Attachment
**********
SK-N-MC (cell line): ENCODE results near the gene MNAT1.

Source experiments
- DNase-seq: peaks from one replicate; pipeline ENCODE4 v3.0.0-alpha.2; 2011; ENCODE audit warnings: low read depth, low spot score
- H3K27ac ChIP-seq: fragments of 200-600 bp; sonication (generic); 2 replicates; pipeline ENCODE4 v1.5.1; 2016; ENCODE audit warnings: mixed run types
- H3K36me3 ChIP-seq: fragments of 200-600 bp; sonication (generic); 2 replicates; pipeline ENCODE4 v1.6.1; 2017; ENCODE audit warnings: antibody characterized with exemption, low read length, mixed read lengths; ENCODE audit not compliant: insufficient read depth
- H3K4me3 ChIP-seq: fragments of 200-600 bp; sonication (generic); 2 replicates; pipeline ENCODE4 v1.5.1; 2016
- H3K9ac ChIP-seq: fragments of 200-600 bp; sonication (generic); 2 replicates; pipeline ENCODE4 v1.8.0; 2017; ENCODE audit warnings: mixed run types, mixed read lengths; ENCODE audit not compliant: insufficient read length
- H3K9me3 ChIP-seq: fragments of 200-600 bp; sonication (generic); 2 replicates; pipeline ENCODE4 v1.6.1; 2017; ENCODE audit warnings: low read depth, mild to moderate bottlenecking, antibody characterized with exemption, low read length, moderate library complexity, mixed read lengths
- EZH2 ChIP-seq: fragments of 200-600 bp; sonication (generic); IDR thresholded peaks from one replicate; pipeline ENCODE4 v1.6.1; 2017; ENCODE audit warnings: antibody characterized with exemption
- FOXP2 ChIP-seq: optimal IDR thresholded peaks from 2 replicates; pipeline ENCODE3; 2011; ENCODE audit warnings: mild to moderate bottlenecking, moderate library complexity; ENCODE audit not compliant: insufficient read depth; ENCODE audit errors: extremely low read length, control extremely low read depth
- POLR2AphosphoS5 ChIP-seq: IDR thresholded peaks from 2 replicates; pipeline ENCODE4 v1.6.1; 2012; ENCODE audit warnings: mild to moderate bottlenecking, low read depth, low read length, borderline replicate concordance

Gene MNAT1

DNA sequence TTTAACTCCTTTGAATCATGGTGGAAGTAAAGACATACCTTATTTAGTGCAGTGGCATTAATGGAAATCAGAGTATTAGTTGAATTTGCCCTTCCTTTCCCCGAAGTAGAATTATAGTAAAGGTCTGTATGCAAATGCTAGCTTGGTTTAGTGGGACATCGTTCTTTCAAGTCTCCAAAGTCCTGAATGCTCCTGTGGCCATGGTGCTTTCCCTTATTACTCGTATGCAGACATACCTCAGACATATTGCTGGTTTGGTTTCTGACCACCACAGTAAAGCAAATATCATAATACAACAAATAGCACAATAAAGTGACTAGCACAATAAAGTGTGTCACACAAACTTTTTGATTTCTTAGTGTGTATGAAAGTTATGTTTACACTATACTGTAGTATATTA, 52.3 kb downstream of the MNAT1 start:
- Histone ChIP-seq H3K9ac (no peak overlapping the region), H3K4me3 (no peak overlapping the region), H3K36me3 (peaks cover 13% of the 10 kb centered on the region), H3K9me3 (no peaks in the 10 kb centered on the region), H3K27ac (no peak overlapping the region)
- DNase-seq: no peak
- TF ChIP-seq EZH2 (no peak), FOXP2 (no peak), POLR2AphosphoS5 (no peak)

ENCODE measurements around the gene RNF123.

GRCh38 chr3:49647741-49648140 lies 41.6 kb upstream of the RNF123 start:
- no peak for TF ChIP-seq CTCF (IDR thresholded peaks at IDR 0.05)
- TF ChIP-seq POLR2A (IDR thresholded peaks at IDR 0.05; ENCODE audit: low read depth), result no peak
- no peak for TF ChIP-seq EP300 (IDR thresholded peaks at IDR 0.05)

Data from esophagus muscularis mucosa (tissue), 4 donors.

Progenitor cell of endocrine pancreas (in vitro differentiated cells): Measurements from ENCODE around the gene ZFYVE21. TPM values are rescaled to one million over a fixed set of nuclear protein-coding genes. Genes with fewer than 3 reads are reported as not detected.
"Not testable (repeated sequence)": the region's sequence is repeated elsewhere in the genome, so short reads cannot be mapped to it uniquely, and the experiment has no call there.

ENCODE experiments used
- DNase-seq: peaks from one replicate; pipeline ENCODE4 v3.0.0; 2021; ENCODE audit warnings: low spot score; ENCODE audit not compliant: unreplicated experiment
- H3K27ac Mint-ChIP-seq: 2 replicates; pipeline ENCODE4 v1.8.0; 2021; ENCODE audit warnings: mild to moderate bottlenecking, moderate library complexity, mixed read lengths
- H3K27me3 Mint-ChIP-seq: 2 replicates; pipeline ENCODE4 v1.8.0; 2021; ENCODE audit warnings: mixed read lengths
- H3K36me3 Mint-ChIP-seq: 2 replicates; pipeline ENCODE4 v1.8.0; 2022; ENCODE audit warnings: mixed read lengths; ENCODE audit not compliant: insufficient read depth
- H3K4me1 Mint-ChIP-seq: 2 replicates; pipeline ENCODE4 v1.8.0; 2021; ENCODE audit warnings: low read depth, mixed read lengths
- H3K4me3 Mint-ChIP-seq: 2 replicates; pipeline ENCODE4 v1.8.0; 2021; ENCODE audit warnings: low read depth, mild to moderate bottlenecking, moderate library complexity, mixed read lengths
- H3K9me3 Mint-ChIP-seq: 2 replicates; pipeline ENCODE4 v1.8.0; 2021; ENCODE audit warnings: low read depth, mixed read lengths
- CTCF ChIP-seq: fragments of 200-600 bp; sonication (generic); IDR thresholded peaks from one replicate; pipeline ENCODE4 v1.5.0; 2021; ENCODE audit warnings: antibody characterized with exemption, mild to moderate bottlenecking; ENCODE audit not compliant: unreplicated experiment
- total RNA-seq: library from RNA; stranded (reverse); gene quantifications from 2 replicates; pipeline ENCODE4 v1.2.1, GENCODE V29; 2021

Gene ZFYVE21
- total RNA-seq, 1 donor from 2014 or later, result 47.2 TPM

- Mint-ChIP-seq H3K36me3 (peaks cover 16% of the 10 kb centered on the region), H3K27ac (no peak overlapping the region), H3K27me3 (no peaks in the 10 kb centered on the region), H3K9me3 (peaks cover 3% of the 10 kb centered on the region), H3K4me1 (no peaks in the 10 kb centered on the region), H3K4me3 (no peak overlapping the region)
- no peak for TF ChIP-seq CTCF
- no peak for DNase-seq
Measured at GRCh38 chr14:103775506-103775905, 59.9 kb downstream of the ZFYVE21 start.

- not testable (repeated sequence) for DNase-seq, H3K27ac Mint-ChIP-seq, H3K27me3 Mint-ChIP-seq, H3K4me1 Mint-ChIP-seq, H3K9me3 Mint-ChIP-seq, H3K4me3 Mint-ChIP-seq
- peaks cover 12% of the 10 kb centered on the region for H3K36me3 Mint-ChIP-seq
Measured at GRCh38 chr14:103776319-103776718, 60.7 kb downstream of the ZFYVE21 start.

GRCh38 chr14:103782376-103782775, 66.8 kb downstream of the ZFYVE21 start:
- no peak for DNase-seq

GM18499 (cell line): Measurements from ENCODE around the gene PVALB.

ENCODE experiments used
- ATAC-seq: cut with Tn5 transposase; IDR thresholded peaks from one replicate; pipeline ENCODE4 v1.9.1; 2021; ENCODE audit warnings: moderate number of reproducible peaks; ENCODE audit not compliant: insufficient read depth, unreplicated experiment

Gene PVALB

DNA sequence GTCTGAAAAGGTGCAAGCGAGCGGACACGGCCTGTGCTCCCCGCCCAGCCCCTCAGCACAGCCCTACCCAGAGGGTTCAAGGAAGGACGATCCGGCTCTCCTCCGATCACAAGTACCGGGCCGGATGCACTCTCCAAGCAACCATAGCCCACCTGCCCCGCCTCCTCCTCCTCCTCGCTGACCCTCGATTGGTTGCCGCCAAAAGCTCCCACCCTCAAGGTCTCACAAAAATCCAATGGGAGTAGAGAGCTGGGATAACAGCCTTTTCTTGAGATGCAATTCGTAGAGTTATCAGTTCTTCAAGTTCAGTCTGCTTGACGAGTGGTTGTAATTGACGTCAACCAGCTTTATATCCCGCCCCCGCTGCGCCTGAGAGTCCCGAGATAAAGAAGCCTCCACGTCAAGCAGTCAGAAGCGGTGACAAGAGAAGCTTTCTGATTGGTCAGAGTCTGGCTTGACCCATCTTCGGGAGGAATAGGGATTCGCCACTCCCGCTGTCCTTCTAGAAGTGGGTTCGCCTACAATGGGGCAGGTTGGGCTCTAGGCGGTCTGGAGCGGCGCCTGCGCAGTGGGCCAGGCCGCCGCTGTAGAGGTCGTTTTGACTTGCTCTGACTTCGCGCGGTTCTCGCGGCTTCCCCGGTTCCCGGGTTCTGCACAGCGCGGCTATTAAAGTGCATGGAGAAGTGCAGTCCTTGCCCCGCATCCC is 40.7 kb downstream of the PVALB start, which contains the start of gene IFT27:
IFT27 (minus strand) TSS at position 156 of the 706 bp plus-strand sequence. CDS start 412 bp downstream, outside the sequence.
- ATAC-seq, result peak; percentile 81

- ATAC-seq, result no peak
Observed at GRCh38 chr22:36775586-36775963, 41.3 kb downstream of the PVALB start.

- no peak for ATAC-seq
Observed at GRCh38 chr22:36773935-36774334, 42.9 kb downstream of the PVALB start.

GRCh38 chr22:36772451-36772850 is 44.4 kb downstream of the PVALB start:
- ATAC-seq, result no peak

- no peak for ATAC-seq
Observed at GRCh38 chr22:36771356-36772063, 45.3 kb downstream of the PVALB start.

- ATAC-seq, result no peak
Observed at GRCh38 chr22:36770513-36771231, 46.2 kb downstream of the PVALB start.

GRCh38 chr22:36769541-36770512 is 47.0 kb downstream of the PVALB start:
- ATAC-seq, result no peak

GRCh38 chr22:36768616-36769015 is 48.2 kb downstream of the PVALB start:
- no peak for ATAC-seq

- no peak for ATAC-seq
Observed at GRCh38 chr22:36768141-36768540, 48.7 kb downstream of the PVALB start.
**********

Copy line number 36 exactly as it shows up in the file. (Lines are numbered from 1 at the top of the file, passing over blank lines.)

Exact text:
- total RNA-seq, 1 donor from 2014 or later, result 47.2 TPM